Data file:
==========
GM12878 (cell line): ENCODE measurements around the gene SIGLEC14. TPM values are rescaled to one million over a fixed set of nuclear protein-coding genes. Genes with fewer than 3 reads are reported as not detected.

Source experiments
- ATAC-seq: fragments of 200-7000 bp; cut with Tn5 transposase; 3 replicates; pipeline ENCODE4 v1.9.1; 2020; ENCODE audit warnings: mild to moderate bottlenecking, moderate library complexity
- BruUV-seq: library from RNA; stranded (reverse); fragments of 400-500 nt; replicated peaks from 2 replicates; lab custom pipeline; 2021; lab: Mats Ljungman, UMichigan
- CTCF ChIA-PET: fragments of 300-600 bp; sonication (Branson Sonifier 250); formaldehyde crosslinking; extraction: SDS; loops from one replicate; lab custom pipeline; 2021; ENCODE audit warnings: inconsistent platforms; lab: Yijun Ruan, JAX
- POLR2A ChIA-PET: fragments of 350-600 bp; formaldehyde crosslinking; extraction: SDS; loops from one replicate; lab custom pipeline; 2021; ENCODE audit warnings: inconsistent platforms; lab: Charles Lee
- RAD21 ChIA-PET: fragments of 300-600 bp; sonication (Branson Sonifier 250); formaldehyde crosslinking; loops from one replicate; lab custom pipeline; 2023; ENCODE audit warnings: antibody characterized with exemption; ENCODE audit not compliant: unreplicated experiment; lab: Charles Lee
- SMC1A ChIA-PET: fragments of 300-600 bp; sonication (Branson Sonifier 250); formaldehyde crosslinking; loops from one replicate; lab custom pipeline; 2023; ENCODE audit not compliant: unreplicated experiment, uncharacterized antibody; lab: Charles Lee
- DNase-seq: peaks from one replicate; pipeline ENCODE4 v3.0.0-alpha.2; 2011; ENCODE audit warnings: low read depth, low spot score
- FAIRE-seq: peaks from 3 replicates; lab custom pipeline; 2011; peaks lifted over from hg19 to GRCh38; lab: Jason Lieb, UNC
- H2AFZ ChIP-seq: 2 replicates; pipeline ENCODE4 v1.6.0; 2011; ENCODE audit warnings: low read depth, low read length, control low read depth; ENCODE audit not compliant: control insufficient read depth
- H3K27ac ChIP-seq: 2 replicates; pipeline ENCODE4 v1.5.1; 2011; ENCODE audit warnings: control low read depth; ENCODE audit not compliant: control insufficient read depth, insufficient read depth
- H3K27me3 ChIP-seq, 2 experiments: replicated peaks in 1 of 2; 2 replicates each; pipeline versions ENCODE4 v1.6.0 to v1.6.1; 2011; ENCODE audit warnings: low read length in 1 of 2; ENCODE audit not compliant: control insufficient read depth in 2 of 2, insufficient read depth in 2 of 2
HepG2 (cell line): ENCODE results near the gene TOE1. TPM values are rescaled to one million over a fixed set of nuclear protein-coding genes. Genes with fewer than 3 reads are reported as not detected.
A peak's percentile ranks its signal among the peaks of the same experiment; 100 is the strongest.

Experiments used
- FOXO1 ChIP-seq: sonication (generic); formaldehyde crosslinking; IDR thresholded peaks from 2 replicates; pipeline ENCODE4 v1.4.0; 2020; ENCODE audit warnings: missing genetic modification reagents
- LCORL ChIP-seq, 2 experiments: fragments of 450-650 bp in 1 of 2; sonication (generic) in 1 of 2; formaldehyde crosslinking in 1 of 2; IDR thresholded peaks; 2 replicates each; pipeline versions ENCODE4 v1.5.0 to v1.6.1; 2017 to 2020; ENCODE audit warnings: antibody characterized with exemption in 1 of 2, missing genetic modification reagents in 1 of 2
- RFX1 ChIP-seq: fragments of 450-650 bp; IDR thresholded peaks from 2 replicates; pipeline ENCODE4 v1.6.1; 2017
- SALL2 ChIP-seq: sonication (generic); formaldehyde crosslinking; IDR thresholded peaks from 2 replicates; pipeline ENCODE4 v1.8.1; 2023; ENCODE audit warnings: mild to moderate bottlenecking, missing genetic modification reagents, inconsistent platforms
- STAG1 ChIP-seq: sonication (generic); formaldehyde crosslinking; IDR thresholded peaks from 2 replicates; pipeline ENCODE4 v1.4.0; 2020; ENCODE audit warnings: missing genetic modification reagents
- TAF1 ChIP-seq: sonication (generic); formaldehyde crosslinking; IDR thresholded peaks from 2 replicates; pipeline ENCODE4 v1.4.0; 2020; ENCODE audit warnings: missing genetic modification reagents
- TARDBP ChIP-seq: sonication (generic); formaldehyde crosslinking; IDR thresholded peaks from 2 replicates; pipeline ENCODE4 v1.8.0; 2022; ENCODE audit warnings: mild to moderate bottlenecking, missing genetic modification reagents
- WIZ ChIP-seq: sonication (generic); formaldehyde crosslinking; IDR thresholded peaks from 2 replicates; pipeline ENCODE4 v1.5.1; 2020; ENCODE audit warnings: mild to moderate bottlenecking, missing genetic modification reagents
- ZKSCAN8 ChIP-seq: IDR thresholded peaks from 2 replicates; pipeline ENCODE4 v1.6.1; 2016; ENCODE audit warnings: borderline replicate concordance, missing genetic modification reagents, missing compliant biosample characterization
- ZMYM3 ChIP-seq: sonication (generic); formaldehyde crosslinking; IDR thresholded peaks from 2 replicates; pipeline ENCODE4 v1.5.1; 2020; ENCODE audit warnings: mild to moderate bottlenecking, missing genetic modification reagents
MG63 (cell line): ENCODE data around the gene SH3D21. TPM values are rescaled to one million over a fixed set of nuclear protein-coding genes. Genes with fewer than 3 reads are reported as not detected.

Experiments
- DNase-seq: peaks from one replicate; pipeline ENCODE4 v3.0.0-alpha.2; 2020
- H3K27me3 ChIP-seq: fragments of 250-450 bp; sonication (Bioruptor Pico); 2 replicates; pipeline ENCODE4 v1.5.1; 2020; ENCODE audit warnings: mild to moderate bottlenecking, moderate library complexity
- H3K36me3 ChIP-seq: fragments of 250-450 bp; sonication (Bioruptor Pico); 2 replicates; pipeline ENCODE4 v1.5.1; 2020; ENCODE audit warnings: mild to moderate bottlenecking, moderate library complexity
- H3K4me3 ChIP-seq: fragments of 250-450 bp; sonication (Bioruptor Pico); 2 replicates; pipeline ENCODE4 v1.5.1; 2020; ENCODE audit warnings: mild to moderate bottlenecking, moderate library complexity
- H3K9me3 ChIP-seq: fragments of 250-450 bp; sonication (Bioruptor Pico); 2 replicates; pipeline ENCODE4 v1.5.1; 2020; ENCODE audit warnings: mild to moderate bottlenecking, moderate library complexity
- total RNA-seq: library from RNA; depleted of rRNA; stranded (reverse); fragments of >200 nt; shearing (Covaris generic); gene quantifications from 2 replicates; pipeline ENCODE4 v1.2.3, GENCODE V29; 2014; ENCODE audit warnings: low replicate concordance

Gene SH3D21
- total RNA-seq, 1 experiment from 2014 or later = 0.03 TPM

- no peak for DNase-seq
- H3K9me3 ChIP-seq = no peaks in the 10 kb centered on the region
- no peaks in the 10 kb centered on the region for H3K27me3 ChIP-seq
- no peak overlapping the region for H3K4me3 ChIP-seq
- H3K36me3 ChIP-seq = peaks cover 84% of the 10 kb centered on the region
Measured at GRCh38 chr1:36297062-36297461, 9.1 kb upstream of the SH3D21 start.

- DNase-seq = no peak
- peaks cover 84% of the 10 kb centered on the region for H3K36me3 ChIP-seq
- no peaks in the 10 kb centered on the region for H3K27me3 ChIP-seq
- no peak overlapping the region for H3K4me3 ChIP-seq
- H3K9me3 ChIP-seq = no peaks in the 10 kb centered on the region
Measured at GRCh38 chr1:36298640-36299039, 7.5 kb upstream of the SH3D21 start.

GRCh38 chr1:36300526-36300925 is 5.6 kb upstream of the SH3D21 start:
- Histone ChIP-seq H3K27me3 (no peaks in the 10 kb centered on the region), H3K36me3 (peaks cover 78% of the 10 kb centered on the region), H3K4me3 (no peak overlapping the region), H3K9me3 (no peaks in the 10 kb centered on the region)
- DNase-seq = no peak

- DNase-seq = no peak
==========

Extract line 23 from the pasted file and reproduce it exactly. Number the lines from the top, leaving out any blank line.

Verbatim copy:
- TARDBP ChIP-seq: sonication (generic); formaldehyde crosslinking; IDR thresholded peaks from 2 replicates; pipeline ENCODE4 v1.8.0; 2022; ENCODE audit warnings: mild to moderate bottlenecking, missing genetic modification reagents